America Knocks Russian Trolls Offline in Cyber Strike
For months leading up to the American midterm elections last November, worry mounted among U.S. intelligence officials that Russia would try to disrupt the polls as a strike against democracy.
It turns out, America struck first.
The U.S. military launched an offensive cyber attack by cutting Internet access for several days at one of Russia’s most infamous troll factories, in a pre-emptive move against potential Kremlin interference. The result: Americans elections went off without a hitch.
The first known cyber attack targeted the Internet Research Agency (IRA) in St. Petersburg, where Russians are employed to pose as Americans on social media networks, posting and creating politically-themed groups with the intent to stir discord.
“The fact that the 2018 election process moved forward without successful Russian intervention was not a coincidence,” said Sen. Mike Rounds (R-S.D.) to the Washington Post, who first broke the story of the U.S. cyber campaign.
Financed by close Putin ally Yevgeniy Prigozhin, the IRA is the most prominent troll factory operating in Russia, with the U.S. Justice Department charging the agency with leading attempts to interfere in the 2016 presidential election.
Pentagon officials called the campaign a successful first operation for the U.S. Cyber Command since receiving new power last year by President Donald Trump and Congress.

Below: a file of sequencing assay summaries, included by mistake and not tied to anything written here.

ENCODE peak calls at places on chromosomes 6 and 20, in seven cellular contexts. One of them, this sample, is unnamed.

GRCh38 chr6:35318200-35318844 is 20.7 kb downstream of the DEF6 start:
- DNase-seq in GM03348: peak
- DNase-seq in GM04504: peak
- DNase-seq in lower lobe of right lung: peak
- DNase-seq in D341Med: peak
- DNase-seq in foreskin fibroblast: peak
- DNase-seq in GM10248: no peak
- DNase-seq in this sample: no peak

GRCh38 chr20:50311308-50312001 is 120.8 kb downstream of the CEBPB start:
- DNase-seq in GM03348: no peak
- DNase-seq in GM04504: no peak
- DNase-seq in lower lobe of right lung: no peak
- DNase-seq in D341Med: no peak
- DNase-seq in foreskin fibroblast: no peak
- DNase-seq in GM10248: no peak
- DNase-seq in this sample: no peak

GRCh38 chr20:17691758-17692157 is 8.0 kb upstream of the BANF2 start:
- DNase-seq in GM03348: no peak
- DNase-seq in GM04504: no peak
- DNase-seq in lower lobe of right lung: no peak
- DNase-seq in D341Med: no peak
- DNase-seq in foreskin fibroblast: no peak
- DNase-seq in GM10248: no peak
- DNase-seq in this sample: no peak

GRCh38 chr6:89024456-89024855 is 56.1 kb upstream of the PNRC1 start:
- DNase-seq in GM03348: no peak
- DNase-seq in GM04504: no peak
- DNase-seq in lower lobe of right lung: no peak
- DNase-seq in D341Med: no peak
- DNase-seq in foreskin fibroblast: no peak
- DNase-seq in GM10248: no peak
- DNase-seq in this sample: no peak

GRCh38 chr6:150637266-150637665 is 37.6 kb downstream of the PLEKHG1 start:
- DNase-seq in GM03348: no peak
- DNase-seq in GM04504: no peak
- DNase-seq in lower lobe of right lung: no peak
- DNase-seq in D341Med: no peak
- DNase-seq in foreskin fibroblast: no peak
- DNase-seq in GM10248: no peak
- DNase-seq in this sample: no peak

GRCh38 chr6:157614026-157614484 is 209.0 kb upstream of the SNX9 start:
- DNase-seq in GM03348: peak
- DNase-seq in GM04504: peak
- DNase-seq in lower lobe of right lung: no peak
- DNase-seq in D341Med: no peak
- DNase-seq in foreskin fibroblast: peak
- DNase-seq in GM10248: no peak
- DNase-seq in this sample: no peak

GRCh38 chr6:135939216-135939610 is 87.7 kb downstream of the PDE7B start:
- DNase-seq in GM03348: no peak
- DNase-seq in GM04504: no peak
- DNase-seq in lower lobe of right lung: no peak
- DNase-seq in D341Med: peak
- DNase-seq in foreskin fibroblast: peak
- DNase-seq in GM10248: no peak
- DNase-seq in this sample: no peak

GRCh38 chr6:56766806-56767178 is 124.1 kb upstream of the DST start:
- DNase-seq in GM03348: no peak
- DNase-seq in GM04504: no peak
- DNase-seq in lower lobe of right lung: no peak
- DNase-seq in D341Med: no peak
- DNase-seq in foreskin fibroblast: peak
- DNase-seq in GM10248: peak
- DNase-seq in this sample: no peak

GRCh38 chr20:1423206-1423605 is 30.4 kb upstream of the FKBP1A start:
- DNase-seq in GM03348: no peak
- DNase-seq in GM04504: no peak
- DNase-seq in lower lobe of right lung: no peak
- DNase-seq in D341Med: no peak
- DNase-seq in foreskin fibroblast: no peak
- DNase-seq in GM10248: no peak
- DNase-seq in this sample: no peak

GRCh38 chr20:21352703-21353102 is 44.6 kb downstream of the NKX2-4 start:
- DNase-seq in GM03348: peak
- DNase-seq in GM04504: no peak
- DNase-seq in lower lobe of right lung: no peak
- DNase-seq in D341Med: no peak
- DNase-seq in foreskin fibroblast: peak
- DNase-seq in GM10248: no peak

In Russia, the reported U.S. attack has raised debate about a new bill in parliament to create a “sovereign Internet.” Sanctioned by the Kremlin, the legislation would create an autonomous internet fully under the control of Russia’s Internet watchdog.
Kremlin Spokesman Dmitry Peskov said the U.S. cyber attack was a new reason to support the bill, warning that the November attack was just one of many originating from U.S. territory. Russian state media asked how “safe is it to be part of an international spiderweb?”
The legislation, first introduced several weeks after the 2018 U.S. attack, has passed its first reading, with it supporters warning that Russia could be completely shut off from the global Internet.
“Everyone of course is worried that we’ll be left completely without access to the Internet,” said Ludmila Bokova, a member of Russia’s Federal Council to state television. “We have to prepared so that we’re not left without the Internet.”